Families of people killed in two Boeing 737 Max crashes lost their bid to reopen or reject a controversial agreement the aircraft manufacturer struck with federal prosecutors in 2021.
A federal judge in Texas late Thursday declined to revisit
“The court has no occasion to address whether the DPA is in fact grossly incommensurate with Boeing’s egregious criminal conduct,” US District Judge
The families had said
“The families are disappointed with Judge O’Connor’s ruling, and we plan to appeal to the Fifth Circuit,” said Paul Cassell, a former federal judge who is representing the families. “We are optimistic our appeal will vindicate the families’ rights in this case and ensure that never again are deals like this one reached secretly and without victim involvement.”
Design flaws in the 737 Max were blamed for crashes of a Lion Air flight in 2018 and an Ethiopian Airlines plane in 2019, which killed a combined 346 people. Some of their relatives have been working to unwind Boeing’s agreement with the US Department of Justice, arguing it was flawed because they were never consulted on terms.
O’Connor said he wasn’t insensitive to the families’ plea.
“This court has immense sympathy for the victims and loved ones of those who died in the tragic plane crashes resulting from Boeing’s criminal conspiracy,” the judge wrote. “Had Congress vested this court with sweeping authority to ensure that justice is done in a case like this one, it would not hesitate.”
Boeing and the DOJ have resisted efforts to revisit the deal, arguing the company has been in compliance for the first two years of the three-year agreement.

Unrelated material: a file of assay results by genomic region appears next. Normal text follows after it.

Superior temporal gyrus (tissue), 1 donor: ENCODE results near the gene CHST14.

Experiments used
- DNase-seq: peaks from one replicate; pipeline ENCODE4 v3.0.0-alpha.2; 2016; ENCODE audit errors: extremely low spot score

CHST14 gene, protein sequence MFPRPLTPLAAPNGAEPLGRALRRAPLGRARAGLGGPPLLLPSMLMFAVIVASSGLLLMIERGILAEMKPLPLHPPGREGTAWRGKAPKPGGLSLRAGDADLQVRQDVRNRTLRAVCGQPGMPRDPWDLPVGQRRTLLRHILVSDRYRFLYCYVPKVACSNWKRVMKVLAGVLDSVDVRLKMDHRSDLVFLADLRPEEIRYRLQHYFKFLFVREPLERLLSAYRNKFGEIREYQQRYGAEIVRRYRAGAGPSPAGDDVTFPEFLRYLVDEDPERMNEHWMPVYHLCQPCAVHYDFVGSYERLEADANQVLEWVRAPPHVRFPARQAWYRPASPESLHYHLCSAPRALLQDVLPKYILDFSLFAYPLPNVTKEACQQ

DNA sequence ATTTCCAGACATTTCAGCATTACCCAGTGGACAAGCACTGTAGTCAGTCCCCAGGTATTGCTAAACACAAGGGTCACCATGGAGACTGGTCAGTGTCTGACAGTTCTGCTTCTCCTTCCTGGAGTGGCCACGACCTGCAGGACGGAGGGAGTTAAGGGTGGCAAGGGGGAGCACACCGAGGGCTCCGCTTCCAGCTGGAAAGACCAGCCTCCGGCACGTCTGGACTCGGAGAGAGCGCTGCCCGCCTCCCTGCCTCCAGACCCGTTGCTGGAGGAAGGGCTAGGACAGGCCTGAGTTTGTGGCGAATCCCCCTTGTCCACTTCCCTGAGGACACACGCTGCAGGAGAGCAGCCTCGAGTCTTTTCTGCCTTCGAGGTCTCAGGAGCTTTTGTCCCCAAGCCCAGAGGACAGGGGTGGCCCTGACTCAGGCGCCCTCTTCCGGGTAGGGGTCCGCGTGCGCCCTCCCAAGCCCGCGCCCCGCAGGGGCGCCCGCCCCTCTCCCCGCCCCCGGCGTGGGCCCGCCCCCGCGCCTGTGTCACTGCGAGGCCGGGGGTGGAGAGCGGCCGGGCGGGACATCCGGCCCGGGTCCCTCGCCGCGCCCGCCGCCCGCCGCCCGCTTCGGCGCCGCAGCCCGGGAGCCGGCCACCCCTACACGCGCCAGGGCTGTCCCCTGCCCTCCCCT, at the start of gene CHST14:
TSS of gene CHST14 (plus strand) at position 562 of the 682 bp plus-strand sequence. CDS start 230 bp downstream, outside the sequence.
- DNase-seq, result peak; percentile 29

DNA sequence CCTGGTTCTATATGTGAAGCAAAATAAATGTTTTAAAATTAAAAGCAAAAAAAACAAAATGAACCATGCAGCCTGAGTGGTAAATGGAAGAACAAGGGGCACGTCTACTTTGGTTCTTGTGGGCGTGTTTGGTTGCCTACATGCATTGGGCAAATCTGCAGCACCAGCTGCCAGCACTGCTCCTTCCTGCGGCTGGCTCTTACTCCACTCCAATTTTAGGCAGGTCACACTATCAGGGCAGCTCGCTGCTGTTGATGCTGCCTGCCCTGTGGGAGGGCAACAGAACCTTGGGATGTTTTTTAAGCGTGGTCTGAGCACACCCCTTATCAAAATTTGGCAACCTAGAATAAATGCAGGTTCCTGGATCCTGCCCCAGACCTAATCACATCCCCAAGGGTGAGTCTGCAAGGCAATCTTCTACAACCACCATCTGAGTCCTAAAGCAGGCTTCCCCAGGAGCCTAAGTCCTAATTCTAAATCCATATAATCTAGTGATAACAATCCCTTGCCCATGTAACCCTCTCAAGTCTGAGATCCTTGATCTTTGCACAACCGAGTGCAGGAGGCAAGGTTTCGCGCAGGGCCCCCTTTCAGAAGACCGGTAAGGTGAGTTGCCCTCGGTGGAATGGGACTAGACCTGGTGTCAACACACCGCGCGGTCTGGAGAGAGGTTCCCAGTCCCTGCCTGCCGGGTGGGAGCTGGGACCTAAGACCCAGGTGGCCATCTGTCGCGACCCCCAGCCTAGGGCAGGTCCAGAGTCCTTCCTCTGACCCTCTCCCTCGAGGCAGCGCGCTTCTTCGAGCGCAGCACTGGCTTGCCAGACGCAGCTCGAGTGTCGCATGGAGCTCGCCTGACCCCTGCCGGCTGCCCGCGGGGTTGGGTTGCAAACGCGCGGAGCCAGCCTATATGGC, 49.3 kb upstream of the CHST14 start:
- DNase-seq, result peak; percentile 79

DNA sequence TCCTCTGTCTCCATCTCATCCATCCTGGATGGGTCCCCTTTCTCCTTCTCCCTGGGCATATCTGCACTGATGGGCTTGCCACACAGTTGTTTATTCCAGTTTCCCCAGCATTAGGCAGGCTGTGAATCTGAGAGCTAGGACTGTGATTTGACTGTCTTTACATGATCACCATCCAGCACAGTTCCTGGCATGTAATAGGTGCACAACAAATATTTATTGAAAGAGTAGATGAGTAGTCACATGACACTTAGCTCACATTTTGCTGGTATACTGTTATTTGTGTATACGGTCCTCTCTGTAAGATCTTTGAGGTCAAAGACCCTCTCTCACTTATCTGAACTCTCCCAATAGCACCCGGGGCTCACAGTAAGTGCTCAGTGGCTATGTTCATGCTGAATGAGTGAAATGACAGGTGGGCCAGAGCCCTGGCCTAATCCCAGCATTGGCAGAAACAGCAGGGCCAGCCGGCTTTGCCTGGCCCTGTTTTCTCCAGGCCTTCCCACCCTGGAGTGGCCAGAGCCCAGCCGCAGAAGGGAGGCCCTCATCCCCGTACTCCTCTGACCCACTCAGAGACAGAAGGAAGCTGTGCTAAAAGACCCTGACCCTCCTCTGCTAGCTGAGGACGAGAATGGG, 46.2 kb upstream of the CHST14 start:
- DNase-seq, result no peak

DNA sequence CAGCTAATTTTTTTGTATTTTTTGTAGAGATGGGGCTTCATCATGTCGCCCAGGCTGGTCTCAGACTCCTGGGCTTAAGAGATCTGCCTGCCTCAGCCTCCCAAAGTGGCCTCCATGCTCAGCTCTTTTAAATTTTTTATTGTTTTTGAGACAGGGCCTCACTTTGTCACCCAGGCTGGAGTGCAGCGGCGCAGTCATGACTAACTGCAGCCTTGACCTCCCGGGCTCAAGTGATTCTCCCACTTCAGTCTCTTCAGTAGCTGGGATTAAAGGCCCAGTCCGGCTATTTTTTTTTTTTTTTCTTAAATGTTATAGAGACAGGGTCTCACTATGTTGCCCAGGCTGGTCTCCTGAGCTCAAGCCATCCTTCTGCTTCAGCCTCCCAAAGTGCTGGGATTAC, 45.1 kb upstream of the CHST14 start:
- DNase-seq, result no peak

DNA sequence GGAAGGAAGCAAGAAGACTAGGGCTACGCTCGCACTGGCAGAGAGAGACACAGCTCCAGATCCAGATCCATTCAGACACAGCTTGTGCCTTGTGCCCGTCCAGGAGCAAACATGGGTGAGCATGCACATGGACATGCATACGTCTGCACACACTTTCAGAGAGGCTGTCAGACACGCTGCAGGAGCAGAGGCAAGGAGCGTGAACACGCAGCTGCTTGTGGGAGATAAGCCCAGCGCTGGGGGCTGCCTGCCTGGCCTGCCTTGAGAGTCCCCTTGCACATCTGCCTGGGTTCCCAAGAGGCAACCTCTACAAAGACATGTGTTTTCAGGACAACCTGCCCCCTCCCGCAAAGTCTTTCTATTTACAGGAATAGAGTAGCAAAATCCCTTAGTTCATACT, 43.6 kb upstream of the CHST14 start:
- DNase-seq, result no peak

O’Connor said he didn’t believe the government acted in bad faith, and that excluding the families from those conversations was nothing more than a “legal error.”
In fact, the judge contends the government facilitated “historic engagement with the families (that) undercuts arguments that it dealt with them in bad faith.”
He pointed to listening sessions and personal meetings offered by the government prior to the deal and highlighted recent developments in the families’ legal fight that resulted in further opportunities for them to meet and confer with prosecutors.
“Though these measures do not alter the fat that the families were originally denied their legal status and associated rights as crime victims’ representatives, they evince the Government’s good faith — not the opposite,” O’Connor wrote.
The case is US v. Boeing, 21-cr-5, US District Court, Northern District of Texas (Fort Worth).
(Updates with comment from family attorney, background on case.)
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